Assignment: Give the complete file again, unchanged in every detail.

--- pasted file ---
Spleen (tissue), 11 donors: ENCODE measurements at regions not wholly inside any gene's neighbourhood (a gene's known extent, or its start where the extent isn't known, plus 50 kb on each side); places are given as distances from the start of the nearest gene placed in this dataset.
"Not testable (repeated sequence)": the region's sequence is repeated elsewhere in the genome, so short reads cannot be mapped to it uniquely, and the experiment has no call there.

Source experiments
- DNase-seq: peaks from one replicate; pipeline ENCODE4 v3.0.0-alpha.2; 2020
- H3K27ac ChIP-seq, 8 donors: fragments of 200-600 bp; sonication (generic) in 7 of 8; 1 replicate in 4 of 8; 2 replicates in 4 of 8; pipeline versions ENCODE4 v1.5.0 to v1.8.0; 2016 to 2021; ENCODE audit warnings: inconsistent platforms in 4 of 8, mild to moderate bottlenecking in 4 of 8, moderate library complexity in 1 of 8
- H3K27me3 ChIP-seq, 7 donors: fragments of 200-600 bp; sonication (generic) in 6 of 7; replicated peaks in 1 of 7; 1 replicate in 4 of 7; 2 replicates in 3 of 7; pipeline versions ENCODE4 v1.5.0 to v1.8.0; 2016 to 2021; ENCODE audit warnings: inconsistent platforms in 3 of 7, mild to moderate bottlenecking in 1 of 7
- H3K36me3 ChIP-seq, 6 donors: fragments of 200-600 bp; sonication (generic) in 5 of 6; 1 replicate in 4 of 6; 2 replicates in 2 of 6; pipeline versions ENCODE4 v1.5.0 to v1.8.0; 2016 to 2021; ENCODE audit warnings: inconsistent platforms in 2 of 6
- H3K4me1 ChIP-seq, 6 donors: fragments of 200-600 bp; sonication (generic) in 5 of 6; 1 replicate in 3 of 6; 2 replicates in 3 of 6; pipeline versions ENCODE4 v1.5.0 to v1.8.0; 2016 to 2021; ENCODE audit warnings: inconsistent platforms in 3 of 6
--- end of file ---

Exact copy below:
Spleen (tissue), 11 donors: ENCODE measurements at regions not wholly inside any gene's neighbourhood (a gene's known extent, or its start where the extent isn't known, plus 50 kb on each side); places are given as distances from the start of the nearest gene placed in this dataset.
"Not testable (repeated sequence)": the region's sequence is repeated elsewhere in the genome, so short reads cannot be mapped to it uniquely, and the experiment has no call there.

Source experiments
- DNase-seq: peaks from one replicate; pipeline ENCODE4 v3.0.0-alpha.2; 2020
- H3K27ac ChIP-seq, 8 donors: fragments of 200-600 bp; sonication (generic) in 7 of 8; 1 replicate in 4 of 8; 2 replicates in 4 of 8; pipeline versions ENCODE4 v1.5.0 to v1.8.0; 2016 to 2021; ENCODE audit warnings: inconsistent platforms in 4 of 8, mild to moderate bottlenecking in 4 of 8, moderate library complexity in 1 of 8
- H3K27me3 ChIP-seq, 7 donors: fragments of 200-600 bp; sonication (generic) in 6 of 7; replicated peaks in 1 of 7; 1 replicate in 4 of 7; 2 replicates in 3 of 7; pipeline versions ENCODE4 v1.5.0 to v1.8.0; 2016 to 2021; ENCODE audit warnings: inconsistent platforms in 3 of 7, mild to moderate bottlenecking in 1 of 7
- H3K36me3 ChIP-seq, 6 donors: fragments of 200-600 bp; sonication (generic) in 5 of 6; 1 replicate in 4 of 6; 2 replicates in 2 of 6; pipeline versions ENCODE4 v1.5.0 to v1.8.0; 2016 to 2021; ENCODE audit warnings: inconsistent platforms in 2 of 6
- H3K4me1 ChIP-seq, 6 donors: fragments of 200-600 bp; sonication (generic) in 5 of 6; 1 replicate in 3 of 6; 2 replicates in 3 of 6; pipeline versions ENCODE4 v1.5.0 to v1.8.0; 2016 to 2021; ENCODE audit warnings: inconsistent platforms in 3 of 6